Training budgets can be the early casualties in golf clubs’ drive to reduce costs for more efficient running but Andrew Wight, from Oaklands College, explains how clubs can get much staff training free.
“The government has set up a number of training initiatives for employers over the last few years and many of these are open for use by greenkeepers and their employers,” he said.
The schemes and their benefits are:
16 to 18 Training: Employees in this age group are entitled to free training by law and therefore are well suited to an NVQ Level 2 route as run by their local GTC approved provider.
Train to Gain: This is an initiative set up by the Government for England. Its intention is to place training back into the hands of the employers. The scheme is set up to give workers who do not hold a full Level 2 qualification the chance to train for one.
The training is free of charge to the employer and can consist of two routes: option one gives the employer the option of 20 hours of training from the provider as well as assessment; option two gives the employer assessment visits only.
“The advantage of Train to Gain is that it is free of charge for people over 19 and there is no requirement to attend college, for example,” said Andrew. “This makes the scheme suitable for greenkeepers who have been doing the job for a while and have all the skills and knowledge required but do not have a formal qualification.
“The greenkeeper can start on an NVQ 2 and have their skills recognised with assessments being carried out in the workplace. The system is made even easier if there is a qualified assessor at the club,” he said.
The GTC has a recognised network of qualified assessors within the industry and for those golf clubs looking at training their staff, but who have not got a qualified assessor at the workplace, please contact Fiona at the GTC for further information on the assessor programme Tel 01347 838640 or e-mail firstname.lastname@example.org.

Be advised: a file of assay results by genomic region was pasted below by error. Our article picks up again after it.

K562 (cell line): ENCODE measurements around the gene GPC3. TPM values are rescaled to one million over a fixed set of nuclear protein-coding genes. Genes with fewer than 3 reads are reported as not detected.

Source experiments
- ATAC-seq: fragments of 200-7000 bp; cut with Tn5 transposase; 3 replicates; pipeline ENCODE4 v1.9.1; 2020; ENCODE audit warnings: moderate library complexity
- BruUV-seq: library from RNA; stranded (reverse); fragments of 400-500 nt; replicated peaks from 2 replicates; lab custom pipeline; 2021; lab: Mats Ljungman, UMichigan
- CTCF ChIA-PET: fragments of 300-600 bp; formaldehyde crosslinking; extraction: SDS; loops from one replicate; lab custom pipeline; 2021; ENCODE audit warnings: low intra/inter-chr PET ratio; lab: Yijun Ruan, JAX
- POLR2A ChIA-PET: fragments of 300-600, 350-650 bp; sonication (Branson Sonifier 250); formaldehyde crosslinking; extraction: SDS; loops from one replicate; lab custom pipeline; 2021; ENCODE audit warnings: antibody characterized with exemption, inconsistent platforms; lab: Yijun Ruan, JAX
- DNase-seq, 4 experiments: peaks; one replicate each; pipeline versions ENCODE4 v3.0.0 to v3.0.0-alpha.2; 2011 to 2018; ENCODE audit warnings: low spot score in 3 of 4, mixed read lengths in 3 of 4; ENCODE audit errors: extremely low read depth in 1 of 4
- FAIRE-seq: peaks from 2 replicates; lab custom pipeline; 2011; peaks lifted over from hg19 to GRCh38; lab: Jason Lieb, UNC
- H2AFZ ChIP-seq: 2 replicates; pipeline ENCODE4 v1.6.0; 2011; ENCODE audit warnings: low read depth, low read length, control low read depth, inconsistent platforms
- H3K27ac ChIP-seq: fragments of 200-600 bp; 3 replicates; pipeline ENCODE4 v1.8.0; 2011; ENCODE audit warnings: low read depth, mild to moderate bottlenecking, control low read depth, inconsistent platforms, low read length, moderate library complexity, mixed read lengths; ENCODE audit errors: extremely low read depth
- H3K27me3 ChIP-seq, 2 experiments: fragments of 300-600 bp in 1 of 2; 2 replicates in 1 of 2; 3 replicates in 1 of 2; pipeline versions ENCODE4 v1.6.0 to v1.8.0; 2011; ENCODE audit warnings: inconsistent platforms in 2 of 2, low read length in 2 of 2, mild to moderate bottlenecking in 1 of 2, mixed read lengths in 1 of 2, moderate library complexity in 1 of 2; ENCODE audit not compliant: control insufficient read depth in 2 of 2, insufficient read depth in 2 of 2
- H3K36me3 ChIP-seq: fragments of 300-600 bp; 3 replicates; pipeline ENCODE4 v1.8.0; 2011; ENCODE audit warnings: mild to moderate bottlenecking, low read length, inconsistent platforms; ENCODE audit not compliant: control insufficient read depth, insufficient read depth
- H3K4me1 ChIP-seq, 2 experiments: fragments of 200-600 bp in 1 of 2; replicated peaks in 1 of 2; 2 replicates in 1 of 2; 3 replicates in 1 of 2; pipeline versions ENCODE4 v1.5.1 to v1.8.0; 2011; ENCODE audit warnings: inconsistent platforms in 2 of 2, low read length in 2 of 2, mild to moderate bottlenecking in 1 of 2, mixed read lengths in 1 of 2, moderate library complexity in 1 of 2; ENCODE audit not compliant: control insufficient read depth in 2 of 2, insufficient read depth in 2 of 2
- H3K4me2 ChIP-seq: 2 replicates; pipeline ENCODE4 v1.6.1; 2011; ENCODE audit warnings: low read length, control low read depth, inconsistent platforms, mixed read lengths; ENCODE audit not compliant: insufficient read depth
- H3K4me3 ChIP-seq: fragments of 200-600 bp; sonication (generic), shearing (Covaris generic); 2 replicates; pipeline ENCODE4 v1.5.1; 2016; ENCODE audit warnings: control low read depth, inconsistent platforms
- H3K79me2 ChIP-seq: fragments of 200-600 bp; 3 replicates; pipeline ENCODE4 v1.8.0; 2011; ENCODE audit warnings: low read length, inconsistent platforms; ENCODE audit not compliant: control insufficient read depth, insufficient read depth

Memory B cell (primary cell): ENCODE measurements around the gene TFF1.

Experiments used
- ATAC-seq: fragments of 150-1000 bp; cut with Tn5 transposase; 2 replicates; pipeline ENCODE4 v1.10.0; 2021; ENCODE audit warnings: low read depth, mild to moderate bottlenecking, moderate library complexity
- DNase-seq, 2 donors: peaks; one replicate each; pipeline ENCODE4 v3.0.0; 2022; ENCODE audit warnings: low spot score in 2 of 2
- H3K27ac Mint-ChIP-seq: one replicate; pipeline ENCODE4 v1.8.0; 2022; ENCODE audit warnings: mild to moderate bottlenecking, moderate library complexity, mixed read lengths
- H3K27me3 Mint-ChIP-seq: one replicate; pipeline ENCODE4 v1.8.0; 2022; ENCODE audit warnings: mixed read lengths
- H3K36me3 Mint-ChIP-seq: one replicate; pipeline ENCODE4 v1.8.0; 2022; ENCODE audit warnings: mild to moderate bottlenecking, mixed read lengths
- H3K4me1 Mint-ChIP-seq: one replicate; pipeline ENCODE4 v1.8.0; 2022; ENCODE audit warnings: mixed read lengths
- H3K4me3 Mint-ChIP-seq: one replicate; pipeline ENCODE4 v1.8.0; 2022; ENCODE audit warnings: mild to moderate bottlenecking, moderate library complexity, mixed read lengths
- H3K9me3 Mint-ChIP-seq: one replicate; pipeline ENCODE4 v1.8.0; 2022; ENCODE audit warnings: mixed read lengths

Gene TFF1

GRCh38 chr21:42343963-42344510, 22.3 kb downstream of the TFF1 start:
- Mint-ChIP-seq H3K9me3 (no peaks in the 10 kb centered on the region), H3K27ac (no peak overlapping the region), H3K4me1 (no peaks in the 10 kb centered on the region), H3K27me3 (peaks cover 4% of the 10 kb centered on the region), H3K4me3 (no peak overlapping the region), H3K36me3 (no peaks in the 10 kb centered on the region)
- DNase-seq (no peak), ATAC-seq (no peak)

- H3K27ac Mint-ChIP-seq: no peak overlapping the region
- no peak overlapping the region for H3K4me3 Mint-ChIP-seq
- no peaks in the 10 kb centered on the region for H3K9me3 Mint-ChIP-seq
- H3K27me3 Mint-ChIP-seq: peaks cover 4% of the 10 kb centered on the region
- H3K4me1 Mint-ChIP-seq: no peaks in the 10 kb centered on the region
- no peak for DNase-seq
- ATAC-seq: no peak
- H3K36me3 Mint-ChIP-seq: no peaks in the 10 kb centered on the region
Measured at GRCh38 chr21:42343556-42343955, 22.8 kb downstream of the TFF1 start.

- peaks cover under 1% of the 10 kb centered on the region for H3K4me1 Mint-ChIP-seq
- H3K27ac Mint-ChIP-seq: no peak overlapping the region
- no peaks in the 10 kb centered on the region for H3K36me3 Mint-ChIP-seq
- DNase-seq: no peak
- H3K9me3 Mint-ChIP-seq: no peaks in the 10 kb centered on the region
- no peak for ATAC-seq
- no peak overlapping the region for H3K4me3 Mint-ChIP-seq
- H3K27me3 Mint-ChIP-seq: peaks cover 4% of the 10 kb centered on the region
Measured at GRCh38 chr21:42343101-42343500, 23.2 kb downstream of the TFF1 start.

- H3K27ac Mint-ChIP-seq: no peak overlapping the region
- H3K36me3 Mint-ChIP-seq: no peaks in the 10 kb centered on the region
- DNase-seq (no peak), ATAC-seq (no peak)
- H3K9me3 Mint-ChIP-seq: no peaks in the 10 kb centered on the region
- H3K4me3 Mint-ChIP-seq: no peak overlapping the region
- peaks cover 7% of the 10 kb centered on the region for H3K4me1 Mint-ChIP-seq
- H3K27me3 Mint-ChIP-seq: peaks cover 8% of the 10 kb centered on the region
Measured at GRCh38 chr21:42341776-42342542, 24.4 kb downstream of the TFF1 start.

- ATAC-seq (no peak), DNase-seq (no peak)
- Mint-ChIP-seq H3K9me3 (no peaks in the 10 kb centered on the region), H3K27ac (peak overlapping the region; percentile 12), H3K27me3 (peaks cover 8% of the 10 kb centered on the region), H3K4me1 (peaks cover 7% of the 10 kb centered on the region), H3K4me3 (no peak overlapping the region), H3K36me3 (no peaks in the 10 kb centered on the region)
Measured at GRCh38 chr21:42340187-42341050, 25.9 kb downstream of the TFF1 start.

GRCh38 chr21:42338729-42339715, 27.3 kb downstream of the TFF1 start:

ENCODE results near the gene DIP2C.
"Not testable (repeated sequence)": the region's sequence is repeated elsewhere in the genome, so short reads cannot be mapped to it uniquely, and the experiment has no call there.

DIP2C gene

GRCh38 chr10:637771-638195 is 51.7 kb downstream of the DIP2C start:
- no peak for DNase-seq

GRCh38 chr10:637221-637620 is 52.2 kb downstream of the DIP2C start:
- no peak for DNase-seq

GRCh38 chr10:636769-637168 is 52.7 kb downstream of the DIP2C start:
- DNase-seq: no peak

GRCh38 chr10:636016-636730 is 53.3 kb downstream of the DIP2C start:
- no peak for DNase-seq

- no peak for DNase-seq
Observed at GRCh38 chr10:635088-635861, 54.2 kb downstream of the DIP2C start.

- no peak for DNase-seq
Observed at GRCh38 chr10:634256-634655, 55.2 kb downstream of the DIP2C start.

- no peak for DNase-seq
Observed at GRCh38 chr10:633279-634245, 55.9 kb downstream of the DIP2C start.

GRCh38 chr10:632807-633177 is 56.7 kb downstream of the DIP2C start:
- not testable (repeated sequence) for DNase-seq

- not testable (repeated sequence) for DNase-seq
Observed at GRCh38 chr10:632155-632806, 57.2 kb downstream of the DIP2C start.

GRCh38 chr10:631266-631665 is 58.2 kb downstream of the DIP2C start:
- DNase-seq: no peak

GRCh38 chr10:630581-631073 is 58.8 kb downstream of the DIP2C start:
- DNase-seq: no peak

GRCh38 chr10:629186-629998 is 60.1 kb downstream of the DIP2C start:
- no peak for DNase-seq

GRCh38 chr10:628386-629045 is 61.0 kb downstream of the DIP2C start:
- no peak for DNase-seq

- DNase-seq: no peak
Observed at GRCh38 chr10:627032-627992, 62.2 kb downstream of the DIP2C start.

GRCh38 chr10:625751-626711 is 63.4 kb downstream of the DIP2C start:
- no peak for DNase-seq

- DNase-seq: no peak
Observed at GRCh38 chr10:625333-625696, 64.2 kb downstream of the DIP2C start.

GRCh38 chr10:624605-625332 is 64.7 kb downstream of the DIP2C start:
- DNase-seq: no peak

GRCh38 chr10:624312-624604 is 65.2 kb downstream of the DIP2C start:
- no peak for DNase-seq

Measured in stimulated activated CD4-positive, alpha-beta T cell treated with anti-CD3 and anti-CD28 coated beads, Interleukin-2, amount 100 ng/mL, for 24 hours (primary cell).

Train to Gain is designed to allow workers to gain their first Level 2 qualification, therefore anybody with a Level 2 qualification – including five GCSEs at grade C or above – does not qualify for this funding. There is no upper age limit but employees must be 19 or over and it is possible for workers who meet the criteria for Train to Gain to jump straight to a Level 3 qualification and be a “level 3 jumper.”
Apprenticeship schemes – standard and advanced – are the Government’s preferred route for training, especially for young people, and are developed and reviewed by our Sector Skills Council, Lantra.
“Hopefully, you will now have identified some areas of training that are available for your staff,” said Andrew. “The next step is to contact your local GTC approved provider for help and advice.”
David Golding, GTC’s education director, said, “As part of the GTC’s work we are aware of local and regional variations in terms of funding support for employers to access through our Approved Training Provider network and it is often difficult for us to keep up with the Government’s funding agencies’ priorities.
“The GTC can direct employers to their local Approved Training Provider but, with some providers securing national contracts, it is important that you check with the GTC just where the various training initiatives are operating and how contact can be made,” he added.
For further research on Train to Gain and apprenticeships visit:
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